His time in detention looked like it would permanently end that quest. Instead, it gave him a global profile as someone determined to reveal the secrets of one of modern China’s darkest hours.

    The package that he received from a Chinese high school teacher became the first of many he would acquire in the years that followed, placing him at the forefront of a small band of researchers who have dug for documents in garbage dumps, archives, private collections and blogs. They have accepted information from unannounced visitors, spent long hours digging through archival documents and sought out personal accounts of hardship.

    In the process, they have brought to light a stunningly detailed account of what happened during the Cultural Revolution, when Mao Zedong subverted normal societal order, orchestrating a mass lawlessness that saw factory workers imprison bosses and students torture teachers with boiling water and nail-spiked clubs.

    One of Prof. Song’s signal achievements will emerge next month, when he begins the republication, in e-book form, of a 36-volume secret report on the Cultural Revolution in the country’s southern Guangxi province.

    Among the most startling revelations in its 13,000 pages is the cannibalism it documents. Whipped into a fury by the chaos of the times, Red Guards – groups of youth dedicated to removing enemies through violent class struggle – and others feasted on the hearts, livers, *****es and breasts of people deemed “class enemies.” In total, 421 were eaten in at least 31 provincial counties, Prof. Song said.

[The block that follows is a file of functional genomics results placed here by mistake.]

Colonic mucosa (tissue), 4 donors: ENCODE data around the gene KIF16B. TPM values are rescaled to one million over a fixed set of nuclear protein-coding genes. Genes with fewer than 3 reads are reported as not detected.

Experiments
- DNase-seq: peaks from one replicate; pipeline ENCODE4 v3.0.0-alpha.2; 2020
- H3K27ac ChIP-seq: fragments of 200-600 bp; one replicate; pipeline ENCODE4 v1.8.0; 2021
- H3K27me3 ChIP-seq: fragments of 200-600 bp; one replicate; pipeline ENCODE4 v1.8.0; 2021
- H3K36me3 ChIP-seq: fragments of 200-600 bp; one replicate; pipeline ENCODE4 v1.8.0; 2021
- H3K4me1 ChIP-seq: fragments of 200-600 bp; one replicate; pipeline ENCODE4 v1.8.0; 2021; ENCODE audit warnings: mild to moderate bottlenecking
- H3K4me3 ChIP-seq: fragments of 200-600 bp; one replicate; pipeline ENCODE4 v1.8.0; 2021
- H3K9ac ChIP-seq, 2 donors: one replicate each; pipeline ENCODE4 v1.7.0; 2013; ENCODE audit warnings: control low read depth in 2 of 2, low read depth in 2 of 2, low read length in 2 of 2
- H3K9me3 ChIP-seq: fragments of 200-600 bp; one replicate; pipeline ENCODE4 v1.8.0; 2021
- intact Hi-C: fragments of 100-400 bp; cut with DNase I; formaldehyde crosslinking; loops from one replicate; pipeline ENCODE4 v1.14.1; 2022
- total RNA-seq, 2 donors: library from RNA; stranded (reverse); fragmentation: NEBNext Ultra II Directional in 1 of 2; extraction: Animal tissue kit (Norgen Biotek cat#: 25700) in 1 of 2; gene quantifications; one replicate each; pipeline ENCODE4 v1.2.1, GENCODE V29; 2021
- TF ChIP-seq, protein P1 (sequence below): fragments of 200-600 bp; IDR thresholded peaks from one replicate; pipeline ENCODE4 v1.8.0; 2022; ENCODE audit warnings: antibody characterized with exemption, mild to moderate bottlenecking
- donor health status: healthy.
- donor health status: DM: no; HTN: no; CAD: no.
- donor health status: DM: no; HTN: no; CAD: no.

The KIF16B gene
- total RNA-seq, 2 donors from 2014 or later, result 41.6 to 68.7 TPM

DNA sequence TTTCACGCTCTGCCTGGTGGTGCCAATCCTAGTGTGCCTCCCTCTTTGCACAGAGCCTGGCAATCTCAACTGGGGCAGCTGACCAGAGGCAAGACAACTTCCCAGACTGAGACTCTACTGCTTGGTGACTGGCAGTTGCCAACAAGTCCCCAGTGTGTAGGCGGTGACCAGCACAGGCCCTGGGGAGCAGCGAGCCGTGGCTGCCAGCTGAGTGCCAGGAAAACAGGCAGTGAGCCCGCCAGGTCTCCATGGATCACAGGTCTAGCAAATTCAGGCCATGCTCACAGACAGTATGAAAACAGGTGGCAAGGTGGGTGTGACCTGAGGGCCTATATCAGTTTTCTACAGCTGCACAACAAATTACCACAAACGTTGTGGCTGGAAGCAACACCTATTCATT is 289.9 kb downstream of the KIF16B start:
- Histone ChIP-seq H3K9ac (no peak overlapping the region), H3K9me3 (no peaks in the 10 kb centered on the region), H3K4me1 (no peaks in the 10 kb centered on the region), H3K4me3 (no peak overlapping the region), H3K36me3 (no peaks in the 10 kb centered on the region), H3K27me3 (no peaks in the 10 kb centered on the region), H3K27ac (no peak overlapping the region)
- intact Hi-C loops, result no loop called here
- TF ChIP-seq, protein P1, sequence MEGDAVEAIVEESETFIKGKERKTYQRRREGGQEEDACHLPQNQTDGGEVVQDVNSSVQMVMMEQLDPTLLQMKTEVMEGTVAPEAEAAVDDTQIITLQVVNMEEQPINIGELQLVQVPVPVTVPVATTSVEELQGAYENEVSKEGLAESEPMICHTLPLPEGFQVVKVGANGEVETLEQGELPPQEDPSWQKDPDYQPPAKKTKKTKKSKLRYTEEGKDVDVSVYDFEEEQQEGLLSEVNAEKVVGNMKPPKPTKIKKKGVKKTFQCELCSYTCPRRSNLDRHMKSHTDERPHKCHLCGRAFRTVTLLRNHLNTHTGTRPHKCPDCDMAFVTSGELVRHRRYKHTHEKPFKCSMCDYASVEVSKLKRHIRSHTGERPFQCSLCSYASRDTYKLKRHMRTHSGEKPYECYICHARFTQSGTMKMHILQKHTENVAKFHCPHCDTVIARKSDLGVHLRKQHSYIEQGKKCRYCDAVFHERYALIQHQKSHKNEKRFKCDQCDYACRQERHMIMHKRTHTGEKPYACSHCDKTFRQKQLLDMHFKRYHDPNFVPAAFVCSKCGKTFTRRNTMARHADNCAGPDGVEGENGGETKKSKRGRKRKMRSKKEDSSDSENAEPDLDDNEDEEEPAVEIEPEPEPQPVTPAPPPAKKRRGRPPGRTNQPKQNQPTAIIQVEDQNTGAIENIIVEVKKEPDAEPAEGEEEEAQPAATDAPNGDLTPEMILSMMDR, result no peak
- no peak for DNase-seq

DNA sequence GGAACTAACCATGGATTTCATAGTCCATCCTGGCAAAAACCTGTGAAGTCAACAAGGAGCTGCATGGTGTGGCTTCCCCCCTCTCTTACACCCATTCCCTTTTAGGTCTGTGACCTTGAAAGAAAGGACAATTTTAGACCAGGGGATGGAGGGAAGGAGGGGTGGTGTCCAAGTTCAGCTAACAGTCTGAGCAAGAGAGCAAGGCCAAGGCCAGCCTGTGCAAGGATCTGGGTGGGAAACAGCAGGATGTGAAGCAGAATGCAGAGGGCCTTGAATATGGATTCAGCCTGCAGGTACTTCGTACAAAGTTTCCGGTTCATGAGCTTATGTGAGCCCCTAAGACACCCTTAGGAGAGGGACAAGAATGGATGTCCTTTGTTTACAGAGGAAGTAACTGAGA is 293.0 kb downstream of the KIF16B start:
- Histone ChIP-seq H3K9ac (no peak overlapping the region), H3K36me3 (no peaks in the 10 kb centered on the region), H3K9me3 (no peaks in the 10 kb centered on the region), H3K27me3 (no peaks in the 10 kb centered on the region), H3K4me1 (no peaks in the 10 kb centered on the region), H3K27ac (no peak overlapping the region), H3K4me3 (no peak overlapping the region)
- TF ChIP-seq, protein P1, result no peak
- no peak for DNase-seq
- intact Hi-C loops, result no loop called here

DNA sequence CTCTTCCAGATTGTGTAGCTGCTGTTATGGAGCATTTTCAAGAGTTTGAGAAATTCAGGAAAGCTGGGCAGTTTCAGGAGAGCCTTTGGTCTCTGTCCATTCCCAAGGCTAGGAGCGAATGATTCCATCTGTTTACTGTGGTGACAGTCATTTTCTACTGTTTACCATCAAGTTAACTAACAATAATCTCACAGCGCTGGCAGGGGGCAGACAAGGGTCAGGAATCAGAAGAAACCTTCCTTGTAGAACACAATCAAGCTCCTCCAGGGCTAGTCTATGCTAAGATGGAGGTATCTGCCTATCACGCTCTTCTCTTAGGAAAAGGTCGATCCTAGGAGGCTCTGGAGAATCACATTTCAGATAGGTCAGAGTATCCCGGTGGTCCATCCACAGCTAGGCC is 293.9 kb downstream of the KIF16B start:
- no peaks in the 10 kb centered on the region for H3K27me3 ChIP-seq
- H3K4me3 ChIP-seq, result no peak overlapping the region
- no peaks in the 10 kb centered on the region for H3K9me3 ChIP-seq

“So there was a cannibalism mass movement in the remote countryside.”

    Only now, 50 years after the beginning of the Cultural Revolution, has the account of that period been assembled in a form that anyone can read. It took six years of effort by Prof. Song to secure each volume from a network of archivists, collectors and high-ranking Chinese officials who smuggled out documents in hopes of exposing the truth.

    The report forms “the most important information on the Cultural Revolution that exists today,” said Jean Hung, who from 1988 to 2007 oversaw collection development at the Universities Service Centre of the Chinese University of Hong Kong.

    If modern China has sought to suppress history, then, it has failed. Academics who study Soviet times, as one example, “tell me that the USSR was never so open about their dark historical past as China has been,” said Andrew Walder, a Stanford political sociologist who has written extensively on the Mao era. That is, in part, due to efforts by elements inside China’s Communist Party itself to internally document the ugliness Mao perpetrated.